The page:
In 2008 the City of Sydney launched the program Sustainable Sydney 2030 and committed the city to becoming a “green, global and connected city”. At the end of April we met Dr. Bhakti Devi and Nik Midlam who work for the City of Sydney as managers defining and implementing the program. Bhakti is managing water strategy and Nik is responsible for carbon strategy. “Around 5 years ago, global context made the climate and carbon emissions issues be in the forefront”, says Nik. Bhakti adds : “the City of Sydney has an old city center, with old systems. It had to be rethought. The ambitious program could start, with the push of Allan Jones who is the leader of the development program and who performed a similar and successful job before in London”.

“A key objective of the program is cutting down the carbon emissions”, Bhakti says. “The City of Sydney has set a target of reducing greenhouse gas emissions by 70% below 2006 levels by 2030”.

A leading environmental performer

Solar panels on the roofs of
Sydney City Hall.
Nik explains : “It is a global transformation that will occur. Concerning the choice of renewable energy, solar energy will be promoted as much as possible. The City of Sydney has the chance to be located in a sunny region”. Bhakti adds : “We are also working on adding a new pipe in the water supply network, a recycled water pipe, which shall be used for flushing for instance. Adding a second pipe in the water networks is a big investment but it will allow saving lots of energy. Today in a building an average 20% of the consumed water is used for flushing! Recycled water should be used instead of drinking water.”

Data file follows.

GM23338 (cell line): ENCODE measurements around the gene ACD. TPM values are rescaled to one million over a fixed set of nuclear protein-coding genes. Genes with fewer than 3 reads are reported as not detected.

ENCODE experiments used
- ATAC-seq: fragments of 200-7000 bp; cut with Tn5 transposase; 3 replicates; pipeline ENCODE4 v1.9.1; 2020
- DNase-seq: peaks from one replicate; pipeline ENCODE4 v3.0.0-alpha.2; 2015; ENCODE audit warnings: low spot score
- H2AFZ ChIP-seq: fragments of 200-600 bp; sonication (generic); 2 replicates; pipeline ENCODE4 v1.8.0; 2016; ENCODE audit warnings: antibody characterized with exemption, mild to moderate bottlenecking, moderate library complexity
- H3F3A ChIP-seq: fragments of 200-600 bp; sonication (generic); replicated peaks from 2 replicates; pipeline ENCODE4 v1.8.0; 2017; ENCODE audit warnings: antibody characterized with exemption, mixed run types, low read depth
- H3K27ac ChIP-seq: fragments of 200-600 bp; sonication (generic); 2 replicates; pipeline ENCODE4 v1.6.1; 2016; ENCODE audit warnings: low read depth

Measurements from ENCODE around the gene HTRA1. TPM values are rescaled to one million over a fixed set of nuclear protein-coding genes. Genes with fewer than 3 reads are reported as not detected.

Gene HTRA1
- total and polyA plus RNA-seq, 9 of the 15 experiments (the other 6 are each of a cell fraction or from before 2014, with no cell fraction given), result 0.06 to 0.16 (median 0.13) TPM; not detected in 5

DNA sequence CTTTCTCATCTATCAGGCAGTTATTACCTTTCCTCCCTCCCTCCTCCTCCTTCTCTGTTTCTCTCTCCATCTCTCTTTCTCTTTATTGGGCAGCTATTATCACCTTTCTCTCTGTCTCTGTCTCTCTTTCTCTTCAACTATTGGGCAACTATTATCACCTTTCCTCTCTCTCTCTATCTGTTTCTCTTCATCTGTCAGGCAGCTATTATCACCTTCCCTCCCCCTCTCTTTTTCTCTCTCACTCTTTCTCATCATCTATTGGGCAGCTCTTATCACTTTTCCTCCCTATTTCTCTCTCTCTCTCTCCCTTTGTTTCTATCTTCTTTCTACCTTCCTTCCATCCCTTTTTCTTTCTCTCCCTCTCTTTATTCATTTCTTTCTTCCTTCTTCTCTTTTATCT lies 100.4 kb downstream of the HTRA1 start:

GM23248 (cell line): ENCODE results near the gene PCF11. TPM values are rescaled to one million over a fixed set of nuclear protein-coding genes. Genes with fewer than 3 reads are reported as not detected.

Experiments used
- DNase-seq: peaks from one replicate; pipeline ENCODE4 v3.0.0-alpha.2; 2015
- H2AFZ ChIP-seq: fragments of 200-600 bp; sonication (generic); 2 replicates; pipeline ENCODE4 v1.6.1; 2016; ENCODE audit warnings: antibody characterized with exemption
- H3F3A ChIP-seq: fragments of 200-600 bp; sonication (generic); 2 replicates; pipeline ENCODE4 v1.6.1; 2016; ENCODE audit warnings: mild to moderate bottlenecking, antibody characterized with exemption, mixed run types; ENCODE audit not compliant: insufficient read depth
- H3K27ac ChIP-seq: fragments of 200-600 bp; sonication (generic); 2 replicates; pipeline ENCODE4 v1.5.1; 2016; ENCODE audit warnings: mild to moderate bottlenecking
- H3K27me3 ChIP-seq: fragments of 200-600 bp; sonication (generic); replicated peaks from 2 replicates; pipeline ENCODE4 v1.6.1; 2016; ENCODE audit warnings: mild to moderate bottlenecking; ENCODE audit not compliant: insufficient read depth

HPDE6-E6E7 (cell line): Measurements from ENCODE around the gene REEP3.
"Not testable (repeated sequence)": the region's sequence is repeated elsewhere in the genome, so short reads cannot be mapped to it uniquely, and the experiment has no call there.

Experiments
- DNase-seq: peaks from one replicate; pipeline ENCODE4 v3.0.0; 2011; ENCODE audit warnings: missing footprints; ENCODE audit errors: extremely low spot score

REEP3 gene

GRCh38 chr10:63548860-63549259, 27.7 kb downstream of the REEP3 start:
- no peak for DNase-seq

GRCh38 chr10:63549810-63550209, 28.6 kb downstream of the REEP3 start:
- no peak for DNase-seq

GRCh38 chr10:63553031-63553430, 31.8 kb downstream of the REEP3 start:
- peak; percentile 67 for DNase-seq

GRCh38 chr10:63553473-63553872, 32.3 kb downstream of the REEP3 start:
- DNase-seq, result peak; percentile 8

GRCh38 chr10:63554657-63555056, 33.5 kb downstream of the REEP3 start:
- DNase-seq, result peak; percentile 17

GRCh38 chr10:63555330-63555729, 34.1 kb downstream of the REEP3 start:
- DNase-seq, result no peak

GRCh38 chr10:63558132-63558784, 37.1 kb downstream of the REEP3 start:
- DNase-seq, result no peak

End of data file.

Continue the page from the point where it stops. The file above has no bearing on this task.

The program sets out a global path for reaching the targets by improving energy efficiency, encouraging people to cycle and walk, utilising waste as a resource, converting non-recyclable waste to energy, recycling water and… implementing a Decentralised Energy Network, powered by Trigeneration.

What is Trigeneration?

The City of Sydney requires approximately 4 million MWh of electricity per year. Traditionally, this electricity has been provided by large, regionally located coal fired power plants. These power plants produce large amounts of electricity, but also produce significant amounts of greenhouse gas emissions. The electricity sector is responsible for approximately half of all Australia’s greenhouse gas emissions as well as approximately 80% of greenhouse gas emissions within the City of Sydney (City of Sydney).

Nik explains : “Trigeneration is the simultaneous production of electricity and the exploitation of waste heat from the generation process to supply heating and hot water needs. In addition, the heat can also be converted into cooling via a heat–driven chiller”. Electricity, heating and cooling…